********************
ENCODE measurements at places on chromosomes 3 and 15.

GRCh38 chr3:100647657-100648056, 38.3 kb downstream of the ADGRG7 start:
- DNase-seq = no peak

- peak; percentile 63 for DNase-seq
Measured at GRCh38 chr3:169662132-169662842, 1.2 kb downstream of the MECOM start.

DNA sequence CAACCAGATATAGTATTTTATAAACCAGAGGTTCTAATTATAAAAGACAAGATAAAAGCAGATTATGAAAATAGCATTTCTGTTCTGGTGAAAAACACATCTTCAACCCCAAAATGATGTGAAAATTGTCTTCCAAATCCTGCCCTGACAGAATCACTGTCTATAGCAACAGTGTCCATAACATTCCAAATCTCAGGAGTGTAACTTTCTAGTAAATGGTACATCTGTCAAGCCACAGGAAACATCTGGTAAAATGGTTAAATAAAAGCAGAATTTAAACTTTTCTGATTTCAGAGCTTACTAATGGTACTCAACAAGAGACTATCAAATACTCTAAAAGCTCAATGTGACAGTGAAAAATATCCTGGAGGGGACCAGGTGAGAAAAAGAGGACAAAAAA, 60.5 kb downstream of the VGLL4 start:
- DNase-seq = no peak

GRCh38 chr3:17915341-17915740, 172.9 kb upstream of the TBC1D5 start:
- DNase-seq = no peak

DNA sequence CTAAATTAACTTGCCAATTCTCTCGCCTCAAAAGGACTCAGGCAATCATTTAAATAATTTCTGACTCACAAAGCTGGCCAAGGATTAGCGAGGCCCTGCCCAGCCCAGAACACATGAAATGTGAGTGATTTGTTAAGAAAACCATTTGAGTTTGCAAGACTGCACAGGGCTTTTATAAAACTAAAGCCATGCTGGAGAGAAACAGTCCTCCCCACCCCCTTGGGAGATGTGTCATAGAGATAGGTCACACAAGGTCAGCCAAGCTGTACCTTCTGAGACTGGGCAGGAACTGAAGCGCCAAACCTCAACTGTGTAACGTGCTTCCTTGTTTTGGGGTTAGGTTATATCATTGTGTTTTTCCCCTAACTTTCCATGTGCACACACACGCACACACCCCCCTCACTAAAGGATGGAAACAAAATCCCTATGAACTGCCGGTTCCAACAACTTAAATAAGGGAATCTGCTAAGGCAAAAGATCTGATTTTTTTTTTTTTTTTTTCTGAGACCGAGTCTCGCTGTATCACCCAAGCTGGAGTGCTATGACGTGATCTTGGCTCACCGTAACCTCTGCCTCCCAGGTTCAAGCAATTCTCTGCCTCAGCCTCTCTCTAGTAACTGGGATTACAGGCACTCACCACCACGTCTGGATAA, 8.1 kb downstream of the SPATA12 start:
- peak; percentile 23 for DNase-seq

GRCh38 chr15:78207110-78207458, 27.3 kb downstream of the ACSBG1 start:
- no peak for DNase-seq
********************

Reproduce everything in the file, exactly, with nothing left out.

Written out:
ENCODE measurements at places on chromosomes 3 and 15.

GRCh38 chr3:100647657-100648056, 38.3 kb downstream of the ADGRG7 start:
- DNase-seq = no peak

- peak; percentile 63 for DNase-seq
Measured at GRCh38 chr3:169662132-169662842, 1.2 kb downstream of the MECOM start.

DNA sequence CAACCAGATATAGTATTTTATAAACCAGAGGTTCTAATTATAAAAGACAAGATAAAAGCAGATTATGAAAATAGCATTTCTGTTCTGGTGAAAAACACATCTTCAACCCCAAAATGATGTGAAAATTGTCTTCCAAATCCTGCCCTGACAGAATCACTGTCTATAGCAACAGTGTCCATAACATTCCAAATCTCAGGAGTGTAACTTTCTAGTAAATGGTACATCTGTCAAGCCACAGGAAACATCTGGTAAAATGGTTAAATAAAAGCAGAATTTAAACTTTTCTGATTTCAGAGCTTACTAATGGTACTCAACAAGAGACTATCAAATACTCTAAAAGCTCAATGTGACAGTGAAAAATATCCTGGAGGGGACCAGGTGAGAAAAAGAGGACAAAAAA, 60.5 kb downstream of the VGLL4 start:
- DNase-seq = no peak

GRCh38 chr3:17915341-17915740, 172.9 kb upstream of the TBC1D5 start:
- DNase-seq = no peak

DNA sequence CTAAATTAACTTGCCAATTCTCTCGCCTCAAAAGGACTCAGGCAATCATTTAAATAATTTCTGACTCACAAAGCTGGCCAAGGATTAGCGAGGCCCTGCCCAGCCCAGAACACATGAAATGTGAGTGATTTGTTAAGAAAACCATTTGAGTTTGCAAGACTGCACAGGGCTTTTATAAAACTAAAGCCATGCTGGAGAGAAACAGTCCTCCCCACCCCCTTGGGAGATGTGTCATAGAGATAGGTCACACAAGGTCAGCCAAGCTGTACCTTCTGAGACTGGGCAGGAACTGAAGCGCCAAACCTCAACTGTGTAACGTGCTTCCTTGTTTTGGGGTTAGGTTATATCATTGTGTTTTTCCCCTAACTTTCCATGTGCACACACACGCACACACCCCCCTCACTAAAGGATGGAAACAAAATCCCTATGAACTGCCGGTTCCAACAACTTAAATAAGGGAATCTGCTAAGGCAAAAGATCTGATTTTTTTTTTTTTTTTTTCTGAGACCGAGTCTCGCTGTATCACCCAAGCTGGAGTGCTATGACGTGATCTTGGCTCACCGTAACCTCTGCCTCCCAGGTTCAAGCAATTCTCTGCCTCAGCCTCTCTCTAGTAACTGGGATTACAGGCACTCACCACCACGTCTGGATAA, 8.1 kb downstream of the SPATA12 start:
- peak; percentile 23 for DNase-seq

GRCh38 chr15:78207110-78207458, 27.3 kb downstream of the ACSBG1 start:
- no peak for DNase-seq